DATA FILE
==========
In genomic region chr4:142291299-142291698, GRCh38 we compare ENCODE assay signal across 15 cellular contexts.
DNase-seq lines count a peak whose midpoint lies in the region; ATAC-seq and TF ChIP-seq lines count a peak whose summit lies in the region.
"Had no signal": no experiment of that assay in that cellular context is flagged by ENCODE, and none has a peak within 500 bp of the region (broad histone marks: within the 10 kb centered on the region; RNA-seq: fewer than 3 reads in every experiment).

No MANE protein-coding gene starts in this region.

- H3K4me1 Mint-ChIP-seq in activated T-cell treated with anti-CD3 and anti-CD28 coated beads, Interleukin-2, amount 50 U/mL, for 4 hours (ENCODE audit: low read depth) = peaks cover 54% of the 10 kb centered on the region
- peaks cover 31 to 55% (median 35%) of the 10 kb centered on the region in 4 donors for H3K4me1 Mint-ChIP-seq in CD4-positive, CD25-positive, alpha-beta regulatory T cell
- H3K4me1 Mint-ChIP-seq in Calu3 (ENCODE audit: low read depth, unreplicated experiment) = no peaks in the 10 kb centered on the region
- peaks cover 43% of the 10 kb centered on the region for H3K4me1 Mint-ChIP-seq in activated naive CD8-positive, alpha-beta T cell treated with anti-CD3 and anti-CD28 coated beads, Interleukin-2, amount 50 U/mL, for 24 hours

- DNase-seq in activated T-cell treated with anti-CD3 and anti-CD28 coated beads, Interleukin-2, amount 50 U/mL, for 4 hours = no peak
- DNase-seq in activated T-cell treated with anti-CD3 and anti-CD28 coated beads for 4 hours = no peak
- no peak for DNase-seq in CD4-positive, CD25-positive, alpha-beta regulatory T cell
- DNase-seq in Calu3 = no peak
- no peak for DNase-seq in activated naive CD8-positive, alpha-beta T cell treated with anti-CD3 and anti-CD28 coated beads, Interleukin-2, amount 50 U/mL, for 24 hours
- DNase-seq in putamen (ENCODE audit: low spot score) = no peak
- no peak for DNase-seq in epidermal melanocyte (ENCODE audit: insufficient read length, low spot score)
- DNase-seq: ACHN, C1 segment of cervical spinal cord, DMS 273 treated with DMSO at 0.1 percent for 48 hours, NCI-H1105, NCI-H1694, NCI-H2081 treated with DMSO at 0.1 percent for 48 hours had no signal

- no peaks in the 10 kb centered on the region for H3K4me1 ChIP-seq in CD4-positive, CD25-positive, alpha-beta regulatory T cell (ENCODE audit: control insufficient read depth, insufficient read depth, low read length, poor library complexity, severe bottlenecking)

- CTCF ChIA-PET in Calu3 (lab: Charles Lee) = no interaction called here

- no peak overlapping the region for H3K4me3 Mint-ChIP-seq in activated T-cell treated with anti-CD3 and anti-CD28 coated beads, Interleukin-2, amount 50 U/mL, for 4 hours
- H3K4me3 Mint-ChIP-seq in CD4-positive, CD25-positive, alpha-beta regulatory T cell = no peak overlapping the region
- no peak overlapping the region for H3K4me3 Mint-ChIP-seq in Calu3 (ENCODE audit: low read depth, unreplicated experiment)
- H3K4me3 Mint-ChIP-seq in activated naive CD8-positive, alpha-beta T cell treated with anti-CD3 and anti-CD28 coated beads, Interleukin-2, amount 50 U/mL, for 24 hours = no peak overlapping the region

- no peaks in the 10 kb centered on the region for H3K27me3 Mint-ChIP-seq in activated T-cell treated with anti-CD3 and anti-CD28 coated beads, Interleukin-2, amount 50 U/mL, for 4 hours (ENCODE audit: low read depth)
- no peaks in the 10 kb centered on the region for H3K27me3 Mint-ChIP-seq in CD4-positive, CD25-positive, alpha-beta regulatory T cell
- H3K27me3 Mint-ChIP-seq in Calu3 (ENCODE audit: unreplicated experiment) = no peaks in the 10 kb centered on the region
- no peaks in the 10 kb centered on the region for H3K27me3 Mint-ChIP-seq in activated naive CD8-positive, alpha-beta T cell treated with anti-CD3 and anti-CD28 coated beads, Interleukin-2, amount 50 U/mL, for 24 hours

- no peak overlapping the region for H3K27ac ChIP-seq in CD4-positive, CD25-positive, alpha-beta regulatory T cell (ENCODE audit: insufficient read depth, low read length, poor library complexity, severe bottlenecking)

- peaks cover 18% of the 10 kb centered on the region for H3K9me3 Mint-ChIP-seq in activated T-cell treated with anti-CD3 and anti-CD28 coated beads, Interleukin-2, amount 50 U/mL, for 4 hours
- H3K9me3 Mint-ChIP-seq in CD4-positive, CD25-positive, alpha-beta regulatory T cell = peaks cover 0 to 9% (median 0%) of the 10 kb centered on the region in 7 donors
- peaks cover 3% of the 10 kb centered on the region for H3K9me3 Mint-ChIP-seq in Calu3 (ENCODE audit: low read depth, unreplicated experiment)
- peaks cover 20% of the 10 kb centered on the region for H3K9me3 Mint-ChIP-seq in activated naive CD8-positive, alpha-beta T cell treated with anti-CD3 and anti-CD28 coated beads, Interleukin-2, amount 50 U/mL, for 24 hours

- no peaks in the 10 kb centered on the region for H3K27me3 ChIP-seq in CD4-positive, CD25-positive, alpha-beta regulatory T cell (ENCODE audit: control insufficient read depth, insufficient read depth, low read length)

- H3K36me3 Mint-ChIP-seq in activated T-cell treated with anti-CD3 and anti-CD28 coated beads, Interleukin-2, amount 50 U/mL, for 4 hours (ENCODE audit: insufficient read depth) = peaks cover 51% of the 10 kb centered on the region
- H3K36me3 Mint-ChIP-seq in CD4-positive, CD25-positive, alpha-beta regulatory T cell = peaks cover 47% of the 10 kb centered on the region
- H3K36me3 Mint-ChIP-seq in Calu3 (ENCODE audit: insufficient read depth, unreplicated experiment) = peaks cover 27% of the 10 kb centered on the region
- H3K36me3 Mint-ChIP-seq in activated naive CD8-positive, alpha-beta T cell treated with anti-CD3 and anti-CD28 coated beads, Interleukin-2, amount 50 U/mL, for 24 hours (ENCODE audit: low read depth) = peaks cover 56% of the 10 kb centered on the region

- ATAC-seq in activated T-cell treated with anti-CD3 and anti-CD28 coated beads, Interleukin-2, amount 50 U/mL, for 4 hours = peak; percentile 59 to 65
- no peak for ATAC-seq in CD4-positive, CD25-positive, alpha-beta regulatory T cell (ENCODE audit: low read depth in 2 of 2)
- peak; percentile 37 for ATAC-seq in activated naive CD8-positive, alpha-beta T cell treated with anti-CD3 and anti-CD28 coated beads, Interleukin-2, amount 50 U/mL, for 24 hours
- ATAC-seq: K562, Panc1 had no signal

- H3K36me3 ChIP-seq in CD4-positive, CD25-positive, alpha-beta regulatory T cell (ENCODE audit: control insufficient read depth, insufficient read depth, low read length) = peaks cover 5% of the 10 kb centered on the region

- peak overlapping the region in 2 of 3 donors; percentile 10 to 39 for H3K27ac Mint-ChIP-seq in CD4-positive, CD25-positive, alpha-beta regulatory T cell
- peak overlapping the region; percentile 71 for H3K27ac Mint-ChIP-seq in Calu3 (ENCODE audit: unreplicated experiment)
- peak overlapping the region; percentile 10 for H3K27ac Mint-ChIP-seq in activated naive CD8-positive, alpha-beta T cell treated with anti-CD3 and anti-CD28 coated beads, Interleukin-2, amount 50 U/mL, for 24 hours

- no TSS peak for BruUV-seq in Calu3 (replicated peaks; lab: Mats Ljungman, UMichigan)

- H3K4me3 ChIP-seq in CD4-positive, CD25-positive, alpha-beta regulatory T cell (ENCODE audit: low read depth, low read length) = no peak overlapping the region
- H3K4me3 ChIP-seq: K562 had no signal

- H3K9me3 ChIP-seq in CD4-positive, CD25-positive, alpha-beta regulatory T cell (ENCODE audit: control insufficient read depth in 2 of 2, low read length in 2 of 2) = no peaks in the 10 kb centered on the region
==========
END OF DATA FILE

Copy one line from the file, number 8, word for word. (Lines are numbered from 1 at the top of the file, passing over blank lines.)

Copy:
- peaks cover 43% of the 10 kb centered on the region for H3K4me1 Mint-ChIP-seq in activated naive CD8-positive, alpha-beta T cell treated with anti-CD3 and anti-CD28 coated beads, Interleukin-2, amount 50 U/mL, for 24 hours